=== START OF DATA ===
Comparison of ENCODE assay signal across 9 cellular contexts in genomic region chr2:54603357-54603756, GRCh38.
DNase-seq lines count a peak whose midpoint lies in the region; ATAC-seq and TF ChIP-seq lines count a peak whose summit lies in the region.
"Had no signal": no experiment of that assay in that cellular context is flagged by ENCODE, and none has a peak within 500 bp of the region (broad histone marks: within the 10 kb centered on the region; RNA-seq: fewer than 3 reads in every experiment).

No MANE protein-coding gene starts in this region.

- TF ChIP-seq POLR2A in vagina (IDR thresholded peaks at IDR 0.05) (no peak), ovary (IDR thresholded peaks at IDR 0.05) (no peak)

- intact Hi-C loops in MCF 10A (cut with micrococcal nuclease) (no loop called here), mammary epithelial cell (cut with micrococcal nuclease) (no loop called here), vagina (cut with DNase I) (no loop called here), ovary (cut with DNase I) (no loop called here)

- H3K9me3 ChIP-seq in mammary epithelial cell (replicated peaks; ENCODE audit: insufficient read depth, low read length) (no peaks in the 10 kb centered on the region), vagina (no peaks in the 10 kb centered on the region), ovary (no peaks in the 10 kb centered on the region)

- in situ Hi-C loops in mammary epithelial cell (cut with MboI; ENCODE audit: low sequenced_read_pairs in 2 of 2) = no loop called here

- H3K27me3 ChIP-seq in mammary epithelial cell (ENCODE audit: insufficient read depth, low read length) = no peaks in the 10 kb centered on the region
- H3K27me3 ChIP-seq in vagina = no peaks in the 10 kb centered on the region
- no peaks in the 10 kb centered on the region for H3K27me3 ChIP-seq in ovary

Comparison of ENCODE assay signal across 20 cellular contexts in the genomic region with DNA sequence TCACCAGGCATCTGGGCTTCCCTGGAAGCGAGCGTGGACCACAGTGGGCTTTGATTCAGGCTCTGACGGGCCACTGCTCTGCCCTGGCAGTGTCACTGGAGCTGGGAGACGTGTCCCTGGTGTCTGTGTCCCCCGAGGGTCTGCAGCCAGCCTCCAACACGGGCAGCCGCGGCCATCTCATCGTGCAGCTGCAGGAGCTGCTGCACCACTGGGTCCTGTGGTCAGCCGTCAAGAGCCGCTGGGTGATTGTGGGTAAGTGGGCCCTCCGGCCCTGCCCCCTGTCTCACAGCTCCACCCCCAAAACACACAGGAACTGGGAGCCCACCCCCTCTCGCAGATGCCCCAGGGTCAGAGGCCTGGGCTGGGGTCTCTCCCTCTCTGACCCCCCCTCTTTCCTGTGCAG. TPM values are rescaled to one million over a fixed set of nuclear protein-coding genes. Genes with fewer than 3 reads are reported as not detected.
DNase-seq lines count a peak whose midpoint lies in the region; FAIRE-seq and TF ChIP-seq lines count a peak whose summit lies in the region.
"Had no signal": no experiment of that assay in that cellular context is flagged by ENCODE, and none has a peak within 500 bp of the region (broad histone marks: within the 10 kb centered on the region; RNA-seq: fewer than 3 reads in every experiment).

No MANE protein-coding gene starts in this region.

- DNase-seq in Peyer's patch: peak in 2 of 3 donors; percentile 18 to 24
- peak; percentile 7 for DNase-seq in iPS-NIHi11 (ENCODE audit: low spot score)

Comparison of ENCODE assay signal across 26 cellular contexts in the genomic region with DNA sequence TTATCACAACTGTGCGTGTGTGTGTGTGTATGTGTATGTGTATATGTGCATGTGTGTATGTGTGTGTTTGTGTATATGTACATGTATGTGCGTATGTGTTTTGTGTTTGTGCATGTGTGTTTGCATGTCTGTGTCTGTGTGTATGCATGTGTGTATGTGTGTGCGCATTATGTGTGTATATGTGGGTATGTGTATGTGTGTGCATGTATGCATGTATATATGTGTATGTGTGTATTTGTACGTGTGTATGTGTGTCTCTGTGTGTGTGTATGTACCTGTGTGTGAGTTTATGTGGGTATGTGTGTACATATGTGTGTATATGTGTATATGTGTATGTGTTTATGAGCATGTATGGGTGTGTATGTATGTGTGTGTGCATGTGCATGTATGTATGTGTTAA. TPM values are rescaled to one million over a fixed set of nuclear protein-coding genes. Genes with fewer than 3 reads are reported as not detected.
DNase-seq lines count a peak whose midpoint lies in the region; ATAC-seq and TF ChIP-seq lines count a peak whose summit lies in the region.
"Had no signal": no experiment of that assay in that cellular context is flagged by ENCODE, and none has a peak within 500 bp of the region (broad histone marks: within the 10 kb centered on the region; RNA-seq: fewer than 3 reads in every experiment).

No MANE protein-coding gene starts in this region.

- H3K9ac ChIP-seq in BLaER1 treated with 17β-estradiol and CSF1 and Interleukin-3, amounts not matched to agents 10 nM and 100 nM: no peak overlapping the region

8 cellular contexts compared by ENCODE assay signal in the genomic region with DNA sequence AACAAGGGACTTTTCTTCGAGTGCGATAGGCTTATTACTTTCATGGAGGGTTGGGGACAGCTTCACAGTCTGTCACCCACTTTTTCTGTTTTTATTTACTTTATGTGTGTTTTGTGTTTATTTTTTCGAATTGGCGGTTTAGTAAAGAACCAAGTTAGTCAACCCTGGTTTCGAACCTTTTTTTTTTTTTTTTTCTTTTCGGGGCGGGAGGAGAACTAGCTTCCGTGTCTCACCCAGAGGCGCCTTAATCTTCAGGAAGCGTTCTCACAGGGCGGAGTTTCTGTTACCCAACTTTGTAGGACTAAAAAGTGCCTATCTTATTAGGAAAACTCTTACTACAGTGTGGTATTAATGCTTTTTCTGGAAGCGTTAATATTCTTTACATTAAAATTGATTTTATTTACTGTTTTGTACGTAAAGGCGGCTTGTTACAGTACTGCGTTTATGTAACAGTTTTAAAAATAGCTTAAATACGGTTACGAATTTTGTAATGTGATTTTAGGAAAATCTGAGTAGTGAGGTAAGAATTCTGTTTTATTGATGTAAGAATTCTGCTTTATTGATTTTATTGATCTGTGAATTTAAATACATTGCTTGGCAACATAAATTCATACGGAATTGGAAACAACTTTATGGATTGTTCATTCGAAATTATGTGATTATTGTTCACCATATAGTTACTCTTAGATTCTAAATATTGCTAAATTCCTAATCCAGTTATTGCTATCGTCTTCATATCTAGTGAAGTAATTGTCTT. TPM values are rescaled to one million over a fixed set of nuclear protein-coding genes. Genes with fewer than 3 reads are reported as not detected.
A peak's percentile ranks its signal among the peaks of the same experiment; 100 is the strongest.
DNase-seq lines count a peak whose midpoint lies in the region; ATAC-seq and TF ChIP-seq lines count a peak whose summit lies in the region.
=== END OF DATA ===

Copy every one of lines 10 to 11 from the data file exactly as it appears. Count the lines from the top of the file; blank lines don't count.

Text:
- H3K27me3 ChIP-seq in vagina = no peaks in the 10 kb centered on the region
- no peaks in the 10 kb centered on the region for H3K27me3 ChIP-seq in ovary